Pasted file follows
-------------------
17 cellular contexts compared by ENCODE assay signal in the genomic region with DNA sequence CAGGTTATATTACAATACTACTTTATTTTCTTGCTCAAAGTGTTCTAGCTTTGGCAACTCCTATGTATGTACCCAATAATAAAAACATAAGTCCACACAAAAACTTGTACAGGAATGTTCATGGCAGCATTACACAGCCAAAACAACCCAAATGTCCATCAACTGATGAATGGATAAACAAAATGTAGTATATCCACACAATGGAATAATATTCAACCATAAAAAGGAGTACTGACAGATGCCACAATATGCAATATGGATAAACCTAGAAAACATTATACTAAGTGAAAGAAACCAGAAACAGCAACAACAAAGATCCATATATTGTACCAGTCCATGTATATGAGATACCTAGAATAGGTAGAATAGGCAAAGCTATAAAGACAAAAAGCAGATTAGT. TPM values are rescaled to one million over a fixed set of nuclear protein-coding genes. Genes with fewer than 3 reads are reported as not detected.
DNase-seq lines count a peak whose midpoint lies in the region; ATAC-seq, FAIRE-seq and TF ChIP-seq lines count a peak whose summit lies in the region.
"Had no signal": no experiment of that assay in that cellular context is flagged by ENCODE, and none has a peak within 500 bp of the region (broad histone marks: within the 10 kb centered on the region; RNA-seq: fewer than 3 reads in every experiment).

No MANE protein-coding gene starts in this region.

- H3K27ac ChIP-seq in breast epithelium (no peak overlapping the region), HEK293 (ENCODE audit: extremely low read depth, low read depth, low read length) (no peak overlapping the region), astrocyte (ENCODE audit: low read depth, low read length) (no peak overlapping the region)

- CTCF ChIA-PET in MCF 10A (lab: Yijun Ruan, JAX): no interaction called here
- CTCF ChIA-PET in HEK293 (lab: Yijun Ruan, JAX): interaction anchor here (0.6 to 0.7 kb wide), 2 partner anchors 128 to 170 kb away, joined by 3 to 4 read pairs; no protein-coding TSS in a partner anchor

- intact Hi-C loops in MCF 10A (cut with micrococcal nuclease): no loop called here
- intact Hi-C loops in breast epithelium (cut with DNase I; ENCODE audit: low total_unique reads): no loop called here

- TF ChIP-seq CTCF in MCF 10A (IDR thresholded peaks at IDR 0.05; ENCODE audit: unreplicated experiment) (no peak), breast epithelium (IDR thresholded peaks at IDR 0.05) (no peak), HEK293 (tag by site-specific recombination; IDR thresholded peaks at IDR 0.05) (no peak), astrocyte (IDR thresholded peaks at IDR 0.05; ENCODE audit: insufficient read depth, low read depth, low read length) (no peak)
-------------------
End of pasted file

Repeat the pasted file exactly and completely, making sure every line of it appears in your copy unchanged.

17 cellular contexts compared by ENCODE assay signal in the genomic region with DNA sequence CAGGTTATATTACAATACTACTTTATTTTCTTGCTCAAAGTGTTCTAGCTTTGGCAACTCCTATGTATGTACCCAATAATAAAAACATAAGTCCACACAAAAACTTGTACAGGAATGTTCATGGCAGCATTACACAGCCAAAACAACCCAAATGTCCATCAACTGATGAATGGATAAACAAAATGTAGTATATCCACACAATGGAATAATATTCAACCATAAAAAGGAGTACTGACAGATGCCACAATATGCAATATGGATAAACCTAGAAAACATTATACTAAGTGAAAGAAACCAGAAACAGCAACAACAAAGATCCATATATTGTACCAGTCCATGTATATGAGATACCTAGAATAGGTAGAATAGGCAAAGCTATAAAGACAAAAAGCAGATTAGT. TPM values are rescaled to one million over a fixed set of nuclear protein-coding genes. Genes with fewer than 3 reads are reported as not detected.
DNase-seq lines count a peak whose midpoint lies in the region; ATAC-seq, FAIRE-seq and TF ChIP-seq lines count a peak whose summit lies in the region.
"Had no signal": no experiment of that assay in that cellular context is flagged by ENCODE, and none has a peak within 500 bp of the region (broad histone marks: within the 10 kb centered on the region; RNA-seq: fewer than 3 reads in every experiment).

No MANE protein-coding gene starts in this region.

- H3K27ac ChIP-seq in breast epithelium (no peak overlapping the region), HEK293 (ENCODE audit: extremely low read depth, low read depth, low read length) (no peak overlapping the region), astrocyte (ENCODE audit: low read depth, low read length) (no peak overlapping the region)

- CTCF ChIA-PET in MCF 10A (lab: Yijun Ruan, JAX): no interaction called here
- CTCF ChIA-PET in HEK293 (lab: Yijun Ruan, JAX): interaction anchor here (0.6 to 0.7 kb wide), 2 partner anchors 128 to 170 kb away, joined by 3 to 4 read pairs; no protein-coding TSS in a partner anchor

- intact Hi-C loops in MCF 10A (cut with micrococcal nuclease): no loop called here
- intact Hi-C loops in breast epithelium (cut with DNase I; ENCODE audit: low total_unique reads): no loop called here

- TF ChIP-seq CTCF in MCF 10A (IDR thresholded peaks at IDR 0.05; ENCODE audit: unreplicated experiment) (no peak), breast epithelium (IDR thresholded peaks at IDR 0.05) (no peak), HEK293 (tag by site-specific recombination; IDR thresholded peaks at IDR 0.05) (no peak), astrocyte (IDR thresholded peaks at IDR 0.05; ENCODE audit: insufficient read depth, low read depth, low read length) (no peak)